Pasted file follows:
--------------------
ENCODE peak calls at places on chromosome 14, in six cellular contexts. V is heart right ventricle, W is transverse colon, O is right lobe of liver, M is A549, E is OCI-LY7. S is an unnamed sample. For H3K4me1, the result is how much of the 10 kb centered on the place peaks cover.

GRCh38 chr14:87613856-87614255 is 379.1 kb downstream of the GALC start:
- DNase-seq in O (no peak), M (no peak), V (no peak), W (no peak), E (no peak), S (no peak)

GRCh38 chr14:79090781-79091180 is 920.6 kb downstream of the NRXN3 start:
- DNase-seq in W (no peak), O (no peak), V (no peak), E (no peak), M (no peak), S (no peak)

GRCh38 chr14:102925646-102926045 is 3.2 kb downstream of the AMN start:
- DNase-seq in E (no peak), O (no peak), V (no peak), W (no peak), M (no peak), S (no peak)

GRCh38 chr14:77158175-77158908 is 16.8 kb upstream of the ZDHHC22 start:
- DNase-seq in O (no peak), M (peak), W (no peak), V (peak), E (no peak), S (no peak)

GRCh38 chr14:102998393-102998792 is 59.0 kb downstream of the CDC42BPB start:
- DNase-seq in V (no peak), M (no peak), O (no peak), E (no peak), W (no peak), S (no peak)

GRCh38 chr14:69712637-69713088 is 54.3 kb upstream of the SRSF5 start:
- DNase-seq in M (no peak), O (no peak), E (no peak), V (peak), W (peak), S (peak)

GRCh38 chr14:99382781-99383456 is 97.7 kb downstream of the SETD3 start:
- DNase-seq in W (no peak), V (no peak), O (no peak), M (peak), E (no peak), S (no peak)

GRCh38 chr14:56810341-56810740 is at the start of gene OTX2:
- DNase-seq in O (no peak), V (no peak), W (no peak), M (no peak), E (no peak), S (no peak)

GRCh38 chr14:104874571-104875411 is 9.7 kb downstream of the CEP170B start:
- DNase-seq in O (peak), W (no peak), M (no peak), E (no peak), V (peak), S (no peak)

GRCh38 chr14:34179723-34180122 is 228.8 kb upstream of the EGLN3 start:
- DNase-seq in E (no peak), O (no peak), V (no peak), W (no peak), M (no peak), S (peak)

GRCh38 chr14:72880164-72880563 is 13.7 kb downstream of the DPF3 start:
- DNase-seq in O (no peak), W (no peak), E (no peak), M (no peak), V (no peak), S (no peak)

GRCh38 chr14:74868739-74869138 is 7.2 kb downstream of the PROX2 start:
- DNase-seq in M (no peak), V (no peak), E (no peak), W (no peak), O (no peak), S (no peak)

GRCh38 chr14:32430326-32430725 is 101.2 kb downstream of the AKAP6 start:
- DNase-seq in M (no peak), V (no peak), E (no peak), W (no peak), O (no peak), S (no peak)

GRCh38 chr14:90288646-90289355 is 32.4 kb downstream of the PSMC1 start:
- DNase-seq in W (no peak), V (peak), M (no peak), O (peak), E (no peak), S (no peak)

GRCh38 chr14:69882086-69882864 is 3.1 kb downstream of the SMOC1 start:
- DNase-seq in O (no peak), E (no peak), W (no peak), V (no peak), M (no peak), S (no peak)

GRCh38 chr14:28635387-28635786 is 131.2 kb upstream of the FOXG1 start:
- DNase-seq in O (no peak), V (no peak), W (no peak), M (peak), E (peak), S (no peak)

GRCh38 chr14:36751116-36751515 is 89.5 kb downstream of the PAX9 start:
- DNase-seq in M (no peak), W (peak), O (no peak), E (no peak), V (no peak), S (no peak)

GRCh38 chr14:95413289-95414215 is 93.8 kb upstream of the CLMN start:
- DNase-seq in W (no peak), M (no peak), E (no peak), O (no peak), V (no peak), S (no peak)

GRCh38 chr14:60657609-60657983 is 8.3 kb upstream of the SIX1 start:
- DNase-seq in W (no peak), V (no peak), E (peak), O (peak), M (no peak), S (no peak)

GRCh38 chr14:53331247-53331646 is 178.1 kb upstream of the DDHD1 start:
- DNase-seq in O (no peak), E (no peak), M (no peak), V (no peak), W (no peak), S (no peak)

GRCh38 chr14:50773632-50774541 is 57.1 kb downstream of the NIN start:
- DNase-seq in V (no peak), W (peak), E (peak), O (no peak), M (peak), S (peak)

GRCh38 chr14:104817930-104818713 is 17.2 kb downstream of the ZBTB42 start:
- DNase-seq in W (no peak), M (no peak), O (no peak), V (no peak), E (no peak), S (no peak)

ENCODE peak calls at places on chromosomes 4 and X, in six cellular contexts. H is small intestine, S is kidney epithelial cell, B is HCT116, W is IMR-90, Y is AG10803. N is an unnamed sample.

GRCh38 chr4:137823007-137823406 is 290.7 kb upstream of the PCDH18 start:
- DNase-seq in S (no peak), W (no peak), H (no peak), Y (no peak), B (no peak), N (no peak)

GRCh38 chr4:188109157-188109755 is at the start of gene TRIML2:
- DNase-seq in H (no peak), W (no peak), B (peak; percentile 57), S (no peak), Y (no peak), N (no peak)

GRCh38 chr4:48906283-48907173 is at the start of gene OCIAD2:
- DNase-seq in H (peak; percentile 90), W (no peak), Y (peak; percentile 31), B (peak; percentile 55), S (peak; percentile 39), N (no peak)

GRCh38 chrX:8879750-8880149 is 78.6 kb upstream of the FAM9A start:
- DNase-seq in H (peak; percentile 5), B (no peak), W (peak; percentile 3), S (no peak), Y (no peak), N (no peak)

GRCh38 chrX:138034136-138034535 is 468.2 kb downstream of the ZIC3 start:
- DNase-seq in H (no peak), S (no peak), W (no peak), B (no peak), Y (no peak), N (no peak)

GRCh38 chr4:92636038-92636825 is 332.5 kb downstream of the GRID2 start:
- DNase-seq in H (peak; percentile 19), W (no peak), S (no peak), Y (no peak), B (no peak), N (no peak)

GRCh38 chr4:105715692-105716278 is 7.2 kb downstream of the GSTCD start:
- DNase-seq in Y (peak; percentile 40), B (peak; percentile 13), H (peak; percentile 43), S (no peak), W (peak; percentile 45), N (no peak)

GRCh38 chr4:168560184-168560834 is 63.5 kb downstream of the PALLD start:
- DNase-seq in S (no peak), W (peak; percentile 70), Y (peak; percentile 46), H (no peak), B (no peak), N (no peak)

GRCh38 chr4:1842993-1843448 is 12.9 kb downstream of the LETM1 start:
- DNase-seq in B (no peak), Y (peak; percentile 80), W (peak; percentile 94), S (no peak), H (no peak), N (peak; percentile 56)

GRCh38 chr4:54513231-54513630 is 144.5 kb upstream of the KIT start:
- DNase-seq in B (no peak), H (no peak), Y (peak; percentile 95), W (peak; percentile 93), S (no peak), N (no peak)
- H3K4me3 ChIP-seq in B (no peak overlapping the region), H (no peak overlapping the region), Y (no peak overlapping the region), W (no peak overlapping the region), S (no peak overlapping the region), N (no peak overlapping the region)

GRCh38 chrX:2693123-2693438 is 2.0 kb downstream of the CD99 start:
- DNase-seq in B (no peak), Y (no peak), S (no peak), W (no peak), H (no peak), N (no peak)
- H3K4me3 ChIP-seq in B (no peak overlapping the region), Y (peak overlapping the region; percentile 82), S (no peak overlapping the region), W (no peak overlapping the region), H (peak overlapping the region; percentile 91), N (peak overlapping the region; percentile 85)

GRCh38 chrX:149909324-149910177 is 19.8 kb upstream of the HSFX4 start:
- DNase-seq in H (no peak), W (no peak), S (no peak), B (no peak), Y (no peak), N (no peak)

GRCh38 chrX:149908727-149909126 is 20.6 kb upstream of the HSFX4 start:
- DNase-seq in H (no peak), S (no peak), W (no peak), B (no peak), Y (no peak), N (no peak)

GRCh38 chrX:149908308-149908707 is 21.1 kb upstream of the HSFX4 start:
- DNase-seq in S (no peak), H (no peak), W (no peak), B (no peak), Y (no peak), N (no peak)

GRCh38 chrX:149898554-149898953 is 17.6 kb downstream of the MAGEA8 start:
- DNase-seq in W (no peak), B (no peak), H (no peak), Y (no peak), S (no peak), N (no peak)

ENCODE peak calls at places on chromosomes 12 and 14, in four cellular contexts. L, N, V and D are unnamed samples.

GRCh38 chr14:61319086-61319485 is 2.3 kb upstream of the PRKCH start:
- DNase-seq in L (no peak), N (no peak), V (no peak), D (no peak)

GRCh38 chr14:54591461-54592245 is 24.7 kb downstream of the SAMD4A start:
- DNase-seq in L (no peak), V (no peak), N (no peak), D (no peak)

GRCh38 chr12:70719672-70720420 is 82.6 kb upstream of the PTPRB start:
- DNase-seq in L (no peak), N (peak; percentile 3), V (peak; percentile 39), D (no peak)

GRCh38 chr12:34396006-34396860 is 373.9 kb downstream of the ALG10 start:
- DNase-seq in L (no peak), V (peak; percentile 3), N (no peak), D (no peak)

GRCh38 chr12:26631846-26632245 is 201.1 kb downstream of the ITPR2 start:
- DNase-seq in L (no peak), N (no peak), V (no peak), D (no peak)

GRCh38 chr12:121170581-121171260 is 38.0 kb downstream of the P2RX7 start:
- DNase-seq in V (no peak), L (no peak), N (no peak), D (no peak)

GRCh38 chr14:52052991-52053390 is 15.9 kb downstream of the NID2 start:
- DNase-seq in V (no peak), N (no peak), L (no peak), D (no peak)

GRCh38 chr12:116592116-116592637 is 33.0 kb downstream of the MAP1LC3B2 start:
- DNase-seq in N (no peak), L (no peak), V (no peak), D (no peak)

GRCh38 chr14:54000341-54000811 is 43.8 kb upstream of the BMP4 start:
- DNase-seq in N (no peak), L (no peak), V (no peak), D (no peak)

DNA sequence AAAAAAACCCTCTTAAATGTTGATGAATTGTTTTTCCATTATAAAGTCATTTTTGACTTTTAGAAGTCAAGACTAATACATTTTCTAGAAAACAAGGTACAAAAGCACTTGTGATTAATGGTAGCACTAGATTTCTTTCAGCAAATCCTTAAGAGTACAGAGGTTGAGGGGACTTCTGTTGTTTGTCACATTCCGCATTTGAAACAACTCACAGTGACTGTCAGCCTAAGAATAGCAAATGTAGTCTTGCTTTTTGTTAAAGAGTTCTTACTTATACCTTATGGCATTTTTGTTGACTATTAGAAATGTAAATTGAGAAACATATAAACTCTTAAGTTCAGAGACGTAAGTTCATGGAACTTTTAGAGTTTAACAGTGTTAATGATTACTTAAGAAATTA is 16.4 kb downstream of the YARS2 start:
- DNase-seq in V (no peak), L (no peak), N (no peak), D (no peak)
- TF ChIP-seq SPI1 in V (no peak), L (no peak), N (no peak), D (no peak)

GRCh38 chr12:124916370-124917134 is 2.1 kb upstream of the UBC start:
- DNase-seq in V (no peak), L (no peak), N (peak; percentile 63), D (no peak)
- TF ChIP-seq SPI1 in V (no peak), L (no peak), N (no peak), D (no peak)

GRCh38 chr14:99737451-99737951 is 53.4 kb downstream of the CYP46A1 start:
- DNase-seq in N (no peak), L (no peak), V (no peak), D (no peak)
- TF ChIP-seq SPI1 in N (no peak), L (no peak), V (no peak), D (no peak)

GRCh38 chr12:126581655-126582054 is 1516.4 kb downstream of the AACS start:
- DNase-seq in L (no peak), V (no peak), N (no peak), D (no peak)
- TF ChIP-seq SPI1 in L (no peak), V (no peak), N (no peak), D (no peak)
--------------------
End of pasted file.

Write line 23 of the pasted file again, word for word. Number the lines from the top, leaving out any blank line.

- DNase-seq in O (no peak), W (no peak), E (no peak), M (no peak), V (no peak), S (no peak)